Ransomware has been rampant lately. Medical and Dental offices/facilities are not exempted from attacks. Now, they are becoming a lot bolder by targeting city government computers and servers.
New Orleans city government has been affected by cyber-attacks last week due to a ransomware known as Ryuk. Sample malware was based on shared uploaded files on website VirusTotal.
Red Flare Security’s founder Colin Cowie was first to spot the lines of code both referencing functions of New Orleans’ municipal agencies and the Ryuk virus.
Last Friday afternoon, city officials have acknowledged the attack. They even declared a state of emergency due to the fact that they had to shutdown/turn off 4,000 computers and servers across the government. Even their websites were down for a few days. It was a massive blow they have gotten. Municipal courthouses were closed. Healthcare for the homeless service was unavailable since they cannot access files. 911 was unaffected, and other work that can be done offline or use Gmail accounts were used to handle non-emergency requests while the city’s email server was still offline.
New Orleans Chief Information Officer Kim LaGrue announced during a press conference last Saturday said that she expects data loss caused by the ransomware to be very minimal. Good thing that they quickly responded upon early detection thus preventing further spreading. The malicious activity that got into their network gained their attention last Friday around 5AM prompted them to decide to do a city-wide systems shutdown within a few hours. They do have offline backups of their files and applications that would help restore services back to normal and/or minimal mitigation required.
They do have a team that closely monitors activities like these to prevent data loss thus minimizing risk. It is part of their standard operating procedures to keep on investigating and looking for suspicious activities. According to them, “They are now looking to recover from a very resilient platform.”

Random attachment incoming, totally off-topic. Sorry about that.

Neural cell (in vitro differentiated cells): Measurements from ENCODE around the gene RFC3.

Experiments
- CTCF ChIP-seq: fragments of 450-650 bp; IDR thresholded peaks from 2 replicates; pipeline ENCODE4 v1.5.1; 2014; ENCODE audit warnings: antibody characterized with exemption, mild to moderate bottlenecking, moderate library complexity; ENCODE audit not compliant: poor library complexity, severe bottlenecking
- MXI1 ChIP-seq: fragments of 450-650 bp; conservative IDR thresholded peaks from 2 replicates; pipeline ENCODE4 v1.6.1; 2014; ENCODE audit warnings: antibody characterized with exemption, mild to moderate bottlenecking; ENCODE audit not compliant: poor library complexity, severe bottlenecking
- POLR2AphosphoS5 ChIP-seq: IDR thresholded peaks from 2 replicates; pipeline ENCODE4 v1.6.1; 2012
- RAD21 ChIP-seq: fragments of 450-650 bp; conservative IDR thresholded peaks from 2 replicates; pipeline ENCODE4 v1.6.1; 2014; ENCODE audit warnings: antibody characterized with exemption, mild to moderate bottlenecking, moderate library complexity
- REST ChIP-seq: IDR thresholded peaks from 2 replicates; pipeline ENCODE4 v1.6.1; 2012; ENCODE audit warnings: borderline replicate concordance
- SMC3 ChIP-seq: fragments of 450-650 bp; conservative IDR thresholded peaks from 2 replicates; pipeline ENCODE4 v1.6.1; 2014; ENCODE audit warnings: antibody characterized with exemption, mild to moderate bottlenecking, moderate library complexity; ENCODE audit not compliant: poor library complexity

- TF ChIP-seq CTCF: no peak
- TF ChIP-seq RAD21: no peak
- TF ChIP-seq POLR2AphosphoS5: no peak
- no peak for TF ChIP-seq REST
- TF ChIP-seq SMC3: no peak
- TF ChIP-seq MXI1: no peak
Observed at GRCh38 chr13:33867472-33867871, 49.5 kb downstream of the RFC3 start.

State and federal law enforcement agencies are now investigating together with Louisiana National Guard in regards to the said ransomware attack. They are even doing a forensic investigation – which is still a work in progress with hopes to finding out more about it, which includes mechanisms and methods of compromising computers.
No information were disclosed about the source of the attack and how much the ransomware demand was. Although it is true that municipal government is now part of a trend among ransomware targets.
Huge payouts have been collected from the following $400,000 from Jackson County, Georgia; nearly $600,000 from Riviera Beach, Florida; $490,000 from Lake City, Florida; $130,000 from LaPorte County, Indiana; and $100,000 from the public school district in Rockville Centre, New York.
But recent research from Emsisoft, a New Zealand firm that specializes in ransomware, indicates that governments should think twice about paying for a decryption key to regain access to their files. Emsisoft’s work shows that Ryuk is designed to only partially encrypt larger files to ensure it spreads quickly, which can lead the decrypter to corrupt data in some cases. “Depending on the exact file type, this may or may not cause major issues,” the researchers wrote.
Ryuk was also seen in an attack last month against the state of Louisiana that prompted Gov. John Bel Edwards to issue his second emergency declaration of the year because of a cyber-attack. The virus frequently works in concert with banking trojans that steal financial information and credentials from recipients of phishing emails who open malicious links. When one of the trojans, TrickBot, determines that a compromised network can be infected with ransomware, the Ryuk virus is delivered and begins encrypting files.
“We’ve never confirmed any credentials were given out,” LaGrue said. “But when we look at how our environment was permeated, it was through a compromise of credentials that belong to city employees.”